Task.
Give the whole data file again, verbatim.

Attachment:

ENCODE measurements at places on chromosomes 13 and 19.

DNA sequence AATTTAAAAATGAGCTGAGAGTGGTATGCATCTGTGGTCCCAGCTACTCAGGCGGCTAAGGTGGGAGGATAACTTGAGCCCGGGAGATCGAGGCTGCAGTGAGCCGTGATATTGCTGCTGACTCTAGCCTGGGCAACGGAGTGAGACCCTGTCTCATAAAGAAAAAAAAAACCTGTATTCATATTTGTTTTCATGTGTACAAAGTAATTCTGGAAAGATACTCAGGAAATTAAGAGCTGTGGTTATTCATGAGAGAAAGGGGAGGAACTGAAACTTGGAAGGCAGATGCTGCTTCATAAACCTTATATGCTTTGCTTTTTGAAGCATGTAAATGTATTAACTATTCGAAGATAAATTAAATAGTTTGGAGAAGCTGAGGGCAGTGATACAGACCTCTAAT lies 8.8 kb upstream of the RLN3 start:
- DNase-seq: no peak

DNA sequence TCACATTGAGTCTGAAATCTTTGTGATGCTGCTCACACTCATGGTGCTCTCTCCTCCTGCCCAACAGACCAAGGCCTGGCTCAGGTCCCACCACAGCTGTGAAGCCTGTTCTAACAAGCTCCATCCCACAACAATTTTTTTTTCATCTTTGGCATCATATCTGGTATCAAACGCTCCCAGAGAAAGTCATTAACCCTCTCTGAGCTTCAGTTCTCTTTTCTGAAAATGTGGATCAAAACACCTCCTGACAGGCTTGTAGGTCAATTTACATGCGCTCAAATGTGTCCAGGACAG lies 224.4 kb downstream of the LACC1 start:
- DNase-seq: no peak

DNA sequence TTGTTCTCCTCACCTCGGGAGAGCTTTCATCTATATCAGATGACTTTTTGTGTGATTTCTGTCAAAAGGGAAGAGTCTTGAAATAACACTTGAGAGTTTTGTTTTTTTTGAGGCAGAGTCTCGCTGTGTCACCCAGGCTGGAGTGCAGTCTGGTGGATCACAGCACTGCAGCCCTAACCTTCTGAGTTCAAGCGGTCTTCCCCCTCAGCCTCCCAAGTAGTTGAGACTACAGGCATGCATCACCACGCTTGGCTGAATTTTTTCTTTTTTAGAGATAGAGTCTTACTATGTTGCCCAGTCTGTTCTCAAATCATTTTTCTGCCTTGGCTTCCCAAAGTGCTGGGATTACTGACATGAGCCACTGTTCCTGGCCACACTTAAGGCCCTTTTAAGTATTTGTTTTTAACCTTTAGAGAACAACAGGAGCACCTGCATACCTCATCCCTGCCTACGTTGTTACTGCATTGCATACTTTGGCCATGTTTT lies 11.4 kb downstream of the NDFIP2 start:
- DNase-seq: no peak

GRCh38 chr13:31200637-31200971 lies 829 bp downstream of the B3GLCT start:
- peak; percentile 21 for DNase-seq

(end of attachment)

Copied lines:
ENCODE measurements at places on chromosomes 13 and 19.

DNA sequence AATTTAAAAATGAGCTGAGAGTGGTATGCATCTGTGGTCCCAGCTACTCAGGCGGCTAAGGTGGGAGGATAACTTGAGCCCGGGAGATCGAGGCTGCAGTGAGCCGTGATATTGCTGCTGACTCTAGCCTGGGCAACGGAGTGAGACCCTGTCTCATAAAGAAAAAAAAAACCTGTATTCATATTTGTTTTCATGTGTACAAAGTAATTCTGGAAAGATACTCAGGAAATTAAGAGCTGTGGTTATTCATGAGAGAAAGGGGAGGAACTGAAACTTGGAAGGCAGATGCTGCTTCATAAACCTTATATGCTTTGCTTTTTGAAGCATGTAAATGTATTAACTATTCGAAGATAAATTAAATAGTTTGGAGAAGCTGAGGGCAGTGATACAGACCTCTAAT lies 8.8 kb upstream of the RLN3 start:
- DNase-seq: no peak

DNA sequence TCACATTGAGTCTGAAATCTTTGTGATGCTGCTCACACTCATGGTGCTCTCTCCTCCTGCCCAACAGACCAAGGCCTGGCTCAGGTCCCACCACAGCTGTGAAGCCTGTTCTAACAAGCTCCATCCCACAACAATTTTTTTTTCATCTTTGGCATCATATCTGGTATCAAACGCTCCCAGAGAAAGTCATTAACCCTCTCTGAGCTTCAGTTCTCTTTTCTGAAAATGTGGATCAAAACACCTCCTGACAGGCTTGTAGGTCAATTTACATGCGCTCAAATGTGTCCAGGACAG lies 224.4 kb downstream of the LACC1 start:
- DNase-seq: no peak

DNA sequence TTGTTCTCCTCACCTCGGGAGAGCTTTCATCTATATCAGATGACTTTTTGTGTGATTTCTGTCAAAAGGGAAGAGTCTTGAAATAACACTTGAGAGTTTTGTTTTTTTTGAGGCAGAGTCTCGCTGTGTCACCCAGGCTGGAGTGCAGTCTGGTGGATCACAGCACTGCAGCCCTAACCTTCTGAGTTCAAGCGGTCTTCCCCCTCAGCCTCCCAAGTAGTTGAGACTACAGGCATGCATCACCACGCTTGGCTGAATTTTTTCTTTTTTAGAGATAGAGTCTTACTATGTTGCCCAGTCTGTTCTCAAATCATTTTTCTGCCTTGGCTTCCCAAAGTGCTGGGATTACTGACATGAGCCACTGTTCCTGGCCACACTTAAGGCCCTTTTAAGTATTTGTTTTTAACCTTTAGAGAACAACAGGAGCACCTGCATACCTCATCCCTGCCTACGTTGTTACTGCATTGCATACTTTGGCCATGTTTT lies 11.4 kb downstream of the NDFIP2 start:
- DNase-seq: no peak

GRCh38 chr13:31200637-31200971 lies 829 bp downstream of the B3GLCT start:
- peak; percentile 21 for DNase-seq